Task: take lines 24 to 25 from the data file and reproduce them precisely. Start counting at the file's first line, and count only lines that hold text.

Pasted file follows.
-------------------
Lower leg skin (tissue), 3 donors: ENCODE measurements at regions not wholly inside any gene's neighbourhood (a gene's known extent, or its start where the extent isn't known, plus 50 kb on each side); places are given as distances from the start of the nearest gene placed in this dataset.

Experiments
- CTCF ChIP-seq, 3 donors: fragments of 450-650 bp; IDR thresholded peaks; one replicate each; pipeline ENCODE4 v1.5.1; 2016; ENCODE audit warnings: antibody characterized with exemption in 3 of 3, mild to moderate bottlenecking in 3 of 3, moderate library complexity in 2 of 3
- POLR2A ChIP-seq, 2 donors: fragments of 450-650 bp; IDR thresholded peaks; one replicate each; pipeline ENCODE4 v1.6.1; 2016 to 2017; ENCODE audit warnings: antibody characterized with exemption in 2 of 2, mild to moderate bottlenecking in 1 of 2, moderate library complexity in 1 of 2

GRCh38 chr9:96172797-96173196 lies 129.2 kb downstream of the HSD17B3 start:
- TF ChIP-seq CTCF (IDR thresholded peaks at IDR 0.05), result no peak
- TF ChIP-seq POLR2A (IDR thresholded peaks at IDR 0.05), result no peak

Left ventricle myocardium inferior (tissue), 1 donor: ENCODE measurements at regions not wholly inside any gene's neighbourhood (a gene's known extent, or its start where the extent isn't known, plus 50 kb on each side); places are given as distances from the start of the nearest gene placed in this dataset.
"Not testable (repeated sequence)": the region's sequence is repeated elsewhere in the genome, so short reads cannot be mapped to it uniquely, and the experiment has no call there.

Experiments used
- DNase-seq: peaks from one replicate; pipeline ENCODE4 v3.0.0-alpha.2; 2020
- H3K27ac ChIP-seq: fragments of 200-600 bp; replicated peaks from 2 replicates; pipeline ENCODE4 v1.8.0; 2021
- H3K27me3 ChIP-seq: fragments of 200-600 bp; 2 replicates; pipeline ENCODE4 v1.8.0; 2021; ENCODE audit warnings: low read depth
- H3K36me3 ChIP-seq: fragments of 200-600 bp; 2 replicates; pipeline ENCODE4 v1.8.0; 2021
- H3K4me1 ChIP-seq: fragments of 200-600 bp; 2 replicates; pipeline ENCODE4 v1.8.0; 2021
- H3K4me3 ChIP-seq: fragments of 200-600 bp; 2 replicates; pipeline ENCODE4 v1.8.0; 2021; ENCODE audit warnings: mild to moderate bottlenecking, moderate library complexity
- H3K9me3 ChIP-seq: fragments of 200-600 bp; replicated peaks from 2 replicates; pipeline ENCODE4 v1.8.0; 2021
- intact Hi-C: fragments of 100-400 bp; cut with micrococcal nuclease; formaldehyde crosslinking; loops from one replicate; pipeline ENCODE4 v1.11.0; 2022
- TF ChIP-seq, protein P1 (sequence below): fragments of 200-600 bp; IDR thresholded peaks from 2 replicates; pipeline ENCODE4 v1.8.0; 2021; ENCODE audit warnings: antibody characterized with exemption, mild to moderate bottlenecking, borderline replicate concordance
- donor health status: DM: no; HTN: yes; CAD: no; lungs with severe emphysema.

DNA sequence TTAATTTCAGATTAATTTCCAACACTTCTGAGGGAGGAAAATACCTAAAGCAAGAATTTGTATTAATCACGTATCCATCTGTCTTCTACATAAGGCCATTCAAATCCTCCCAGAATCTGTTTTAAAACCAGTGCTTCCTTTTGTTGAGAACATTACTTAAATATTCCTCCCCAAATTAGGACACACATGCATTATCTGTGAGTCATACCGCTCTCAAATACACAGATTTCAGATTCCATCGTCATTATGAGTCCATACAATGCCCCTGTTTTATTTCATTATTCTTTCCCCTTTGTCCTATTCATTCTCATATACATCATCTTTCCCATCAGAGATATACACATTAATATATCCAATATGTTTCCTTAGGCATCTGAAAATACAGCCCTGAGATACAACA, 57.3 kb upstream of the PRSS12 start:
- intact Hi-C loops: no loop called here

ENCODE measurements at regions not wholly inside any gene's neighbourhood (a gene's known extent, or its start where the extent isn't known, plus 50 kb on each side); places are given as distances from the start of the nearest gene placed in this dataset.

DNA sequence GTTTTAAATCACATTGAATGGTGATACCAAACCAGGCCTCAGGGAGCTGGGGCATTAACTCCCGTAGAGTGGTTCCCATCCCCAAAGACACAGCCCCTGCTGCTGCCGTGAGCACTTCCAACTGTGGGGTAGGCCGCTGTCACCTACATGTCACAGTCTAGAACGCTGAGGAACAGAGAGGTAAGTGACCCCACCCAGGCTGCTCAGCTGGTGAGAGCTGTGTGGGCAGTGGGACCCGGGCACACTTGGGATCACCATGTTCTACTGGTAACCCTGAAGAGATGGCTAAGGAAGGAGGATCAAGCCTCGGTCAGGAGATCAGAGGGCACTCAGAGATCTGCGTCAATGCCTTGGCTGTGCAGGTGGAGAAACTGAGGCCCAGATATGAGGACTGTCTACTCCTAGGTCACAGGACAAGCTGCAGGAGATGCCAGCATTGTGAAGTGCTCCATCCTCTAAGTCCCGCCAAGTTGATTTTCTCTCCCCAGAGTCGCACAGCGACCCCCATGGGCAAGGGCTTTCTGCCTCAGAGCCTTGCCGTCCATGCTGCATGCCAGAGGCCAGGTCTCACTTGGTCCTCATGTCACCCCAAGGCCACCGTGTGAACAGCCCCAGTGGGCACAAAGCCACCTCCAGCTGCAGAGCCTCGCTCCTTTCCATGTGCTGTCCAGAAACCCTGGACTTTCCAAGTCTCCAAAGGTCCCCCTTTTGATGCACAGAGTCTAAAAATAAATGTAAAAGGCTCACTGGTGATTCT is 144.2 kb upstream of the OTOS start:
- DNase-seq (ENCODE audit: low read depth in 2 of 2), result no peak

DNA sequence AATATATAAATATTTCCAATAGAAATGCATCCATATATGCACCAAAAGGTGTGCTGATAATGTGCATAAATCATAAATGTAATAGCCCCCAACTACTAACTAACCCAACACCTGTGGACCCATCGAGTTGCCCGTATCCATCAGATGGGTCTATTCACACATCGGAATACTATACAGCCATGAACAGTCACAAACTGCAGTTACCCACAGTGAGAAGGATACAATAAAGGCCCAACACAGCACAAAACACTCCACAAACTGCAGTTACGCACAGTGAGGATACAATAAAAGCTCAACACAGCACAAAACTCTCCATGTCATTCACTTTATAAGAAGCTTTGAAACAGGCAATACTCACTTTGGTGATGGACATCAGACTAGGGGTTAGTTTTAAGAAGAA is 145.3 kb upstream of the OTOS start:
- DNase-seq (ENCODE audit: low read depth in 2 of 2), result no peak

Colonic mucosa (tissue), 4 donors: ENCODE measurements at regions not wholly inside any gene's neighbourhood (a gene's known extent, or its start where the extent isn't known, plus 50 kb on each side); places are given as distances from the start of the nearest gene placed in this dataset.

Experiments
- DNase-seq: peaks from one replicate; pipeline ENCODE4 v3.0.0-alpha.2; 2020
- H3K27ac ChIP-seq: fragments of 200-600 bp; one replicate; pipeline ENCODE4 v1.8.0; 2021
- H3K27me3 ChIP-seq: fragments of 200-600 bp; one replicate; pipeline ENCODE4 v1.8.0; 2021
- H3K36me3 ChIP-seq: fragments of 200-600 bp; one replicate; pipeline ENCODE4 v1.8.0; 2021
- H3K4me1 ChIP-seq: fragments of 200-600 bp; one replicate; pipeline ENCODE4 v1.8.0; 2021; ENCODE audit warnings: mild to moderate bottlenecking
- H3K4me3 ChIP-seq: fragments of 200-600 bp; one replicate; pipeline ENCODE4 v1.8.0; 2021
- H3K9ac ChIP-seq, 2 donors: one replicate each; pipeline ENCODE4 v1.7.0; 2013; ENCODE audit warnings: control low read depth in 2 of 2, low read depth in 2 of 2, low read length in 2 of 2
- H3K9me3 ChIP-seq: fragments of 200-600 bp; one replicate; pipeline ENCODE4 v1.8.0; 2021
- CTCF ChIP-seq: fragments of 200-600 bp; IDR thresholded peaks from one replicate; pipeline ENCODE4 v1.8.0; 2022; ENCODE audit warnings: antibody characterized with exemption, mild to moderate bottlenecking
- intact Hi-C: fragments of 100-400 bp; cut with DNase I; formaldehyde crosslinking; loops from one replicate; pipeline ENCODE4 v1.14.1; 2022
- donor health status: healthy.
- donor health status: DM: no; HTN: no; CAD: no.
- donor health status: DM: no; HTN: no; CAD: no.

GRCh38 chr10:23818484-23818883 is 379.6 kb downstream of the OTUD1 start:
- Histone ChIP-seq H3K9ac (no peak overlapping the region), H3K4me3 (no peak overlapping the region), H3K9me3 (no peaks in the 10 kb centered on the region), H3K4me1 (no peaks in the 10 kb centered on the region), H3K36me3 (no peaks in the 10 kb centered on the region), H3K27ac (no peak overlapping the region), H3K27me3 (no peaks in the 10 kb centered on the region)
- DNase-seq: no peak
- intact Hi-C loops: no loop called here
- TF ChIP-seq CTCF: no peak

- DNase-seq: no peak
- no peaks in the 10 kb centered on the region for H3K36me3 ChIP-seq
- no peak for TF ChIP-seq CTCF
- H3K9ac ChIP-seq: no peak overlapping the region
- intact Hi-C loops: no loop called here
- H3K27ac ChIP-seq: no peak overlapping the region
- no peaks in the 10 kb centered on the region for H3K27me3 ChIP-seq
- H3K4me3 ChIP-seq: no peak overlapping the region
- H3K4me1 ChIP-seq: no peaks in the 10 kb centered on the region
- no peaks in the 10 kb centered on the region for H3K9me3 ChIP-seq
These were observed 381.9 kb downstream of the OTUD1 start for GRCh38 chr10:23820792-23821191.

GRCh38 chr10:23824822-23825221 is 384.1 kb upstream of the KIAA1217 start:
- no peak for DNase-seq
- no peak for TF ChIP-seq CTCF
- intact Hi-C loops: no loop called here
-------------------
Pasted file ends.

DNA sequence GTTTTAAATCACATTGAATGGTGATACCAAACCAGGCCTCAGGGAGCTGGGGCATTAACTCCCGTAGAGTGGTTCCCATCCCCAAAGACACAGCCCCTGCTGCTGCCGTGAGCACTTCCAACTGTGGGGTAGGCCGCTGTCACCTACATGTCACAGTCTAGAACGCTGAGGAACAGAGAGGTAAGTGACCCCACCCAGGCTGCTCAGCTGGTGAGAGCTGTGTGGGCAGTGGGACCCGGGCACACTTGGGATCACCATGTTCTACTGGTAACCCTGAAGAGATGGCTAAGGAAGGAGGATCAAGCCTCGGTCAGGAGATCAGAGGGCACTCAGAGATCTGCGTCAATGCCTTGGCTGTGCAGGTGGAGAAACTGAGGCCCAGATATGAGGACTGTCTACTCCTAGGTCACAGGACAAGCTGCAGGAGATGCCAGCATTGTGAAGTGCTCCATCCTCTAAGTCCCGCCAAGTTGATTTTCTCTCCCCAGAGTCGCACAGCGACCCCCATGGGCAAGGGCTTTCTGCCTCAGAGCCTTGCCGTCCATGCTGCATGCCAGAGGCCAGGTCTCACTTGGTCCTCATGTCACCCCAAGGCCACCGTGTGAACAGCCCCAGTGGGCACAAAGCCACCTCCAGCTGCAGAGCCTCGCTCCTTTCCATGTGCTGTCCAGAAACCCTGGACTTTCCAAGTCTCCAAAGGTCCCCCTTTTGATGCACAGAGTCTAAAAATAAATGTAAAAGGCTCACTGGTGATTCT is 144.2 kb upstream of the OTOS start:
- DNase-seq (ENCODE audit: low read depth in 2 of 2), result no peak